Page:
The reopening of the San Francisco Museum of Modern Art on May 14, after having been closed for three years, is not merely an artistic event but a great spiritual opportunity for the Bay Area.
When most people think of religiously inspired art, they have in mind pictures of Byzantine icons, DaVinci’s “Last Supper” or Michelangelo’s “The Creation of Adam” from the Sistine Chapel. They imagine endless scenes of madonnas and saints looking piously toward heaven.
In the 20th century, spiritually inspired art moved far beyond stained glass windows, gothic cathedrals and overtly religious images. Composer John Cage encouraged artists to explore a spiritually informed philosophy for creating and experiencing art. He shared his ideas widely, especially with his friends Robert Rauschenberg, Jasper Johns, Andy Warhol, Yoko Ono, Merce Cunningham, M.C. Richards, Morton Feldman and other towering 20th-century artistic creators.
Influenced by the Zen teachings of Huang Po about the ubiquity of Universal Mind, the Christian mystic Meister Eckhart’s assertion that we experience God primarily as mystery and the Hindu teacher Ramakrishna’s promise that we can achieve freedom from our thoughts, Cage vehemently opposed the idea of art as self-expression.
Cage believed the ego, with its concern for “profit and power,” cuts us off from experience. We need to learn to silence the ego, “so that the rest of the world has a chance to enter into the ego’s own experience.” Because “noise … has the power to pull us into life itself,” Cage incorporated noise and chance into his compositions.
Invited to the perfectly sound-proofed box called the anechoic chamber at Harvard University, Cage hoped to hear absolutely nothing. Instead, he was astonished by the sound of blood flowing through his body and the firing of his neurons, and learned there is no such thing as silence.
In 1952, inspired by this spiritual experience he composed 4’33”, a piece performed by expert musicians who make no deliberate sounds with their instruments for four minutes and 33 seconds. Although many ridiculed him, Cage sought to help us reach a deeper level of experience, one that he had achieved himself. Three years before his death he said, “No day goes by without making use of that piece in my life and in my work. I listen to it every day … I don’t sit down to do it; I turn my attention toward it … More than anything else, it’s the source of my enjoyment of life.”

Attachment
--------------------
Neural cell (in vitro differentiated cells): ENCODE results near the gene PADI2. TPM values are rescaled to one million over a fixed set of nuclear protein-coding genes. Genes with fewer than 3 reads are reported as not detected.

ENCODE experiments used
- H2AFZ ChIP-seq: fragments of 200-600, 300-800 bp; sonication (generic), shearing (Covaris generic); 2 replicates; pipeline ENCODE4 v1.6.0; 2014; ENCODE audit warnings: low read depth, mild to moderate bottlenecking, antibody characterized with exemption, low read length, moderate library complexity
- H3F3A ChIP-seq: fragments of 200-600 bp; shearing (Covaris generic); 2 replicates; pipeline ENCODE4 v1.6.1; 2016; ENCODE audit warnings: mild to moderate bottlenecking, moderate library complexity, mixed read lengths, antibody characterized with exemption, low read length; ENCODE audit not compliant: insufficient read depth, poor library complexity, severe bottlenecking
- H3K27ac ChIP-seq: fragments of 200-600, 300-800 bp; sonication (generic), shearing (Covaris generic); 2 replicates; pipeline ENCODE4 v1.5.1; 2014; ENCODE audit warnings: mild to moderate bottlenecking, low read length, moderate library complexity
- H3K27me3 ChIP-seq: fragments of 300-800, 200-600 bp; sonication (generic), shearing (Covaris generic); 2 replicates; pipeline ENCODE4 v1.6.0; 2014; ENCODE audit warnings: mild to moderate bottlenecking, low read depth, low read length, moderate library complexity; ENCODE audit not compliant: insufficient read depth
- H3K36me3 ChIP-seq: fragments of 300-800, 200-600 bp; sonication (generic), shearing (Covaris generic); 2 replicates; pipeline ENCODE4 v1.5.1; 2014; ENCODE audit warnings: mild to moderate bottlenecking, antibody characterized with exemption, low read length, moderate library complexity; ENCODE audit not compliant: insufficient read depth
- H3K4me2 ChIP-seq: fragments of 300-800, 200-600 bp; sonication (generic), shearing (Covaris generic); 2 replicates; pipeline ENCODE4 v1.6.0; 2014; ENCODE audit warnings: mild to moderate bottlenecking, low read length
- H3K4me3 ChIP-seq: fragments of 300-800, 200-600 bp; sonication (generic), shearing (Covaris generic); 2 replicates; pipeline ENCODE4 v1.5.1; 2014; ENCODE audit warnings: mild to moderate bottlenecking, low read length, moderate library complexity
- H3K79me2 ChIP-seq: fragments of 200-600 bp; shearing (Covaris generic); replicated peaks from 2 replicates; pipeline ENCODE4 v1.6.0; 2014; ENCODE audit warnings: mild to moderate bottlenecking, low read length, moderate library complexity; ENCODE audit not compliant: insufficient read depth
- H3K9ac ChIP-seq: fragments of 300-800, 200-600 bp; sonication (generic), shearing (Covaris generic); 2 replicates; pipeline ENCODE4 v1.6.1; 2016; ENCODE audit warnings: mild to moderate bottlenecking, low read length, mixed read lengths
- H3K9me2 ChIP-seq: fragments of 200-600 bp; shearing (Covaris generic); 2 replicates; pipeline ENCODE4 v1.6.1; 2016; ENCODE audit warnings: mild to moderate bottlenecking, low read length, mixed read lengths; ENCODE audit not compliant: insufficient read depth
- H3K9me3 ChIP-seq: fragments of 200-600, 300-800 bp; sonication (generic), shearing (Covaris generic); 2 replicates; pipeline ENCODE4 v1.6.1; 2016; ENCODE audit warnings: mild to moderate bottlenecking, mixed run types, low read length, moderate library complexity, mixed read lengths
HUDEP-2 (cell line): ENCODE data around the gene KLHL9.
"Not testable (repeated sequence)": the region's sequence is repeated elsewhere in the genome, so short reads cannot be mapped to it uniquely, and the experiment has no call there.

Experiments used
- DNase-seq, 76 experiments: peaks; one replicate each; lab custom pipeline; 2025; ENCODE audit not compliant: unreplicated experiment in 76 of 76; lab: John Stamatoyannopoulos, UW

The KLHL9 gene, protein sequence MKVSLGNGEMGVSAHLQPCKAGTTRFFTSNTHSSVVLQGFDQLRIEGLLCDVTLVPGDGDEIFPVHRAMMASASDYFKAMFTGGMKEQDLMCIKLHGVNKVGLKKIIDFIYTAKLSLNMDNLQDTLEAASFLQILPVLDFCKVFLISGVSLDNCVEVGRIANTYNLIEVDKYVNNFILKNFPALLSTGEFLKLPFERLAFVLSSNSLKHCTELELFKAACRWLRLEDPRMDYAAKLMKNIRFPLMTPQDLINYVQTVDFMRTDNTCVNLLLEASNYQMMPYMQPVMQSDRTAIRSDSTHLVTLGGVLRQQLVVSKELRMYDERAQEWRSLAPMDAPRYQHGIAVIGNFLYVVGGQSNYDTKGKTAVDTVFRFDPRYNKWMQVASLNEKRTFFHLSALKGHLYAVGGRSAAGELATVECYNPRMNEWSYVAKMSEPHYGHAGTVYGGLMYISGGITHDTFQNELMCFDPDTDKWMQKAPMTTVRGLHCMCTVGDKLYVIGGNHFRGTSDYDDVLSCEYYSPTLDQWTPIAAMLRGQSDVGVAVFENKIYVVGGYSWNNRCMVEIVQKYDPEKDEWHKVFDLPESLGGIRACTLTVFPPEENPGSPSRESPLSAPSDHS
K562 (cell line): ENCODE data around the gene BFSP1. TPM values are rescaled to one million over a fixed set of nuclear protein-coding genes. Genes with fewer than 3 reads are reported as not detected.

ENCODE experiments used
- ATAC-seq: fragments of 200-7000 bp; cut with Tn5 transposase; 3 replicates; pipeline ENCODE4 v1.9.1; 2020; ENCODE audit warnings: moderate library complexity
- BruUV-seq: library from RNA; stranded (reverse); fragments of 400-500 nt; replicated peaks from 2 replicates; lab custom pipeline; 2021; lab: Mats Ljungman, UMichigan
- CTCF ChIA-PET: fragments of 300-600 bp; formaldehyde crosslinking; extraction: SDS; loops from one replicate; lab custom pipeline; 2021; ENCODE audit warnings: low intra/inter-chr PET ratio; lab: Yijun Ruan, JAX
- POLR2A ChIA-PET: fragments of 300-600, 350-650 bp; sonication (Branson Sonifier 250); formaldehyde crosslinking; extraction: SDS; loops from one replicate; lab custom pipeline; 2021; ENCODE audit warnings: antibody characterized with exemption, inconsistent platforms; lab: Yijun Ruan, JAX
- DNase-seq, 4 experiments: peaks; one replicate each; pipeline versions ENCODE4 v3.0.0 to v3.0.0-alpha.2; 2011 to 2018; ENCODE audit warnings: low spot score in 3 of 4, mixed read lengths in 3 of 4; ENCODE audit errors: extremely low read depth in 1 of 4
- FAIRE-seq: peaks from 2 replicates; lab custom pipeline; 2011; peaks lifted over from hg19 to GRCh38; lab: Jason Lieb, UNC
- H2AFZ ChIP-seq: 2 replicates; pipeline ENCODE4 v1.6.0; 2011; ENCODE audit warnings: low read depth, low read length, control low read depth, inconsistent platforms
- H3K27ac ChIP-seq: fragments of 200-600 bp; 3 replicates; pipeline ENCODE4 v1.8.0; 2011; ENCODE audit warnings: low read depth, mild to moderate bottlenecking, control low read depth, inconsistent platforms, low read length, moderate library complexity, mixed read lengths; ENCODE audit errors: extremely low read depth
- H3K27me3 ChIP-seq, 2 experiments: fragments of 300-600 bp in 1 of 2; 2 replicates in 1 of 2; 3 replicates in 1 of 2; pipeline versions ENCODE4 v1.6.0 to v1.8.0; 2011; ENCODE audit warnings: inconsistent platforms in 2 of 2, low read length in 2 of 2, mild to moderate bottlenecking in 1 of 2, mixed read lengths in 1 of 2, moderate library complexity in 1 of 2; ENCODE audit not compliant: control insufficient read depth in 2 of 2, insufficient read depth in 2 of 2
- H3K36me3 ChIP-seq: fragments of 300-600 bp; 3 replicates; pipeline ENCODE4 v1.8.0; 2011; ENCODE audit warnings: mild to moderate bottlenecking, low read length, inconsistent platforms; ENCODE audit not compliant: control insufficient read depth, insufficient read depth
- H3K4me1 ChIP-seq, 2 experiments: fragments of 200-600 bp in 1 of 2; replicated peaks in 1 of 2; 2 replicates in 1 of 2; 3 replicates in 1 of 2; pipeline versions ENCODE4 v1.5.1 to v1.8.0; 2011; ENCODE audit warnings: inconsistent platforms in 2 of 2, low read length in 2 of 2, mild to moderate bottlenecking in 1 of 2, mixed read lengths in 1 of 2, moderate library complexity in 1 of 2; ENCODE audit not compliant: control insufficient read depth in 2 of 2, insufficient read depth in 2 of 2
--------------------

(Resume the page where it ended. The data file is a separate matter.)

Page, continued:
Cage’s opposition to art as self-expression and his insistence that we need to silence the ego in order to experience the holiness of everyday sensations inspired many visual artists.
Poet and potter M. C. Richards makes a related point in her emphasis on what she calls centering. She writes, “The deeper we go … the more contact we make with another’s reality … I claim that the center holds us all and as we speak out of it, we speak in a common voice.”
Some of Richards’ pottery is on display at Grace Cathedral until May 26. It is presented not as an exhibit but as a contemporary religious practice, a kind of alternative to traditional stations of the cross. The theologian Matthew Fox and Episcopal Bishop Marc Andrus assembled these with other works by Ullrrich Javier Lemus as the Stations of the Cosmic Christ.
In her pottery and writing, Richards affirms Cage’s philosophy and describes education as the process of waking up and taking the world into our consciousness. “Joy is different than happiness … I am talking about joy. How, when the mind stops its circling, we say YES, YES to what we behold.”
The new SFMOMA will offer many opportunities to find our common center, to overcome our ego, to experience transcendence and to wake up to new ideas of who we are.